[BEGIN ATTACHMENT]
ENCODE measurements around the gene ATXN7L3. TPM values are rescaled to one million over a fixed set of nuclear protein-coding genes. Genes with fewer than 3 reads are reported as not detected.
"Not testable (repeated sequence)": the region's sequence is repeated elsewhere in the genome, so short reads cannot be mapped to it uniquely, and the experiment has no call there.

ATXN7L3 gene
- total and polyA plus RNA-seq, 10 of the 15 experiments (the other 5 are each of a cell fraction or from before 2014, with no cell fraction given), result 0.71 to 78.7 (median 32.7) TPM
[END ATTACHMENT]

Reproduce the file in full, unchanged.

ENCODE measurements around the gene ATXN7L3. TPM values are rescaled to one million over a fixed set of nuclear protein-coding genes. Genes with fewer than 3 reads are reported as not detected.
"Not testable (repeated sequence)": the region's sequence is repeated elsewhere in the genome, so short reads cannot be mapped to it uniquely, and the experiment has no call there.

ATXN7L3 gene
- total and polyA plus RNA-seq, 10 of the 15 experiments (the other 5 are each of a cell fraction or from before 2014, with no cell fraction given), result 0.71 to 78.7 (median 32.7) TPM